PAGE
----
I had some experience of fasting having taken up the 5:2 diet two years ago to help with regular but mild stomach upsets and found it to be beneficial.  I realised I felt healthier with one or two fasting days in the week.  When I discussed the idea with my oncologist and medical team they were supportive if it was something I wanted to try but they didn’t have any advice to offer.  I hadn’t discovered anyone else trying the approach in the UK but, having done as much research as I could, I found the evidence from the US and the explanation for how it worked compelling.  As well as helping to reduce the side effects of chemo, the idea that fasting helps protect good cells from chemo whilst cancer cells remain exposed also made me think it was worth doing.  However, as none of my medical team seemed to have heard of it and their advise was to eat to combat the side effects of chemo I was nervous.  I didn’t want to do anything that made me weaker or more vulnerable at a time when the treatment was going to attack my immune system. In addition, it became clear that I would need to fast for 4-5 consecutive days around chemotherapy.  I had only ever fasted for 1 or 2 days before so it was a challenge.   I became aware that there were nutrition workshops available through Maggie’s Centre, Nottingham and I was keen to learn as much as I could about how I could boost my diet in non-fasting days.

  • What support did you receive?

I was able to attend one of the nutrition workshops Susan gives at Maggie’s just before my first fast.  It was really helpful, first of all giving me some great tips on nutrition and recipe ideas and improving my understanding of the right balance of foods.  I had thought I was pretty knowledgeable but the session made me realise how much more there was to know.  Secondly Susan was familiar with 5:2 and its benefits and although she hadn’t heard of it being used with chemotherapy before she was really interested to find out more and to support me through the experience.  By the next workshop Susan had also done research and had been in touch with the team in America that have been studying the effects of fasting for the past 16 years and who were in the process of applying for a licence for their chemo food kits.  Although this would be too late for me, they were able to confirm the kinds of foods that were acceptable during fasting, as a small amount of food intake (400-500 calories) is okay.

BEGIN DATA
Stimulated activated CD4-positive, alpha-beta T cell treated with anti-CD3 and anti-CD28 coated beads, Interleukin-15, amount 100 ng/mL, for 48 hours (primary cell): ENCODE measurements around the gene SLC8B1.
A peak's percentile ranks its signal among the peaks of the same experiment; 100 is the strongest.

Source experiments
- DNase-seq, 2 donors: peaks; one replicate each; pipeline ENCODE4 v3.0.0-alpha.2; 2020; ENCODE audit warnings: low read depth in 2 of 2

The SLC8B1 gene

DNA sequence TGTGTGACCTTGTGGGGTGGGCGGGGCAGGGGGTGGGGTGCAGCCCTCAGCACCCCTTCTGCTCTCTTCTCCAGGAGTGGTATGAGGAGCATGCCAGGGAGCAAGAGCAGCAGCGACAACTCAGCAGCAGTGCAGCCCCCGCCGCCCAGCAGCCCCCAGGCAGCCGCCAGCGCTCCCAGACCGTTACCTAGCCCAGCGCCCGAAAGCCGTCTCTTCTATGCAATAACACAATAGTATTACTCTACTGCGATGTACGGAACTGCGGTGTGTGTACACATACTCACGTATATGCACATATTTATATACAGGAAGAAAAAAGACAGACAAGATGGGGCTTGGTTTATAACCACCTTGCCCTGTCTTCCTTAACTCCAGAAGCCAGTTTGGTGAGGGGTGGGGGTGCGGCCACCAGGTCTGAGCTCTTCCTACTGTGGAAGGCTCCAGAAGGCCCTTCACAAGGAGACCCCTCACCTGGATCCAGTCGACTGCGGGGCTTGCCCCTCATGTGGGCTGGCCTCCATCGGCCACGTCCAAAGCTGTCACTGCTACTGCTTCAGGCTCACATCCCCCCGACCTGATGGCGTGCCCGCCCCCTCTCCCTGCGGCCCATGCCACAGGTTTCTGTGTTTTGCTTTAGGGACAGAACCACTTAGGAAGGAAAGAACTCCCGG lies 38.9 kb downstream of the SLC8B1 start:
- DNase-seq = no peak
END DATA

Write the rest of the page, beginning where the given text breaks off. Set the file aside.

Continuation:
• What was your experience like?
My 50th during treatment

My 50th during treatment

I restricted my diet during fasting days to 400 calories and reduced/cut out protein and carbs and dairy.  I had some fruit and tended to make things like wholewheat couscous with stirfry veg and soy sauce – adding chillies for some flavour!.  Or salads.  When not fasting but not feeling like eating, I nutribullet/blended a good mix of greens/fruit and fibre which set me up for the day.  Being vegetarian helped but I did have some fish occasionally.  So the main thing was listening to what my body wanted, increasing plant based food, reducing processed foods and fasting round chemo.

I can’t say that I have been completely free of side-effects but I do seem to have fared much better than a lot of people.  It is impossible to say whether this would have been my experience anyway.  I came across the following article recently by a journalist and her experience seems more definitive than mine.  http://www.theguardian.com/society/2016/jun/03/how-to-get-through-chemotherapy-decca-aitkenhead-cancer-treatment

After each session of chemo I did feel under the weather and for a few days and I felt what I described as ‘jet-lagged’. There were also ‘awake’ spells in the night due to steroids and chemo has brought on my menopause so I have been having hot flushes. My ability to ‘taste’ went for a week or so and there were times when I felt tired or needed a sleep in the day. How I felt with chemo was hard to describe.  Not exactly ill but not exactly well either.  But I didn’t need to take the extra anti-sickness tablets I was prescribed each time, or use the mouthwash for mouth and throat sores.  The tests prior to each chemo were generally good so I also know that it didn’t have a detrimental effect on me from a medical perspective.  My weight went down a few pounds each time I fasted but then came back up again before the next round.  I lost a few pounds overall. I generally had a few days of not feeling well but was still able to function.  The rest of the time I felt ok and by week three back to normal.

The days of fasting were manageable.  I tended to keep busy and take on a lot of fluid.  I did sometimes get headaches which I initially put down to reducing caffeine.  Once or twice the headache persisted despite headache tablets but then I found the next day I felt even better.  The main thing was boredom – eating is such a pleasure!   Fasting felt cleansing and although there were times when my energy dipped overall I felt stronger for it and there was for me a sense of achievement and control.  Hunger pains don’t last and they don’t grow.  When I did eat, I really took my time and ate simple and nutritious food and kept broadly within the guidelines I had come across through my research.

  • Post treatment

    Post treatment

    Things I’ve learnt

Listening to your body is really important.  Also things that in your head are ‘treat’ foods don’t turn out to be during chemo – so the treat became a nutribullet smoothie rather than a jam donut – it takes a while for you to notice the felt experience is different to what your head remembers!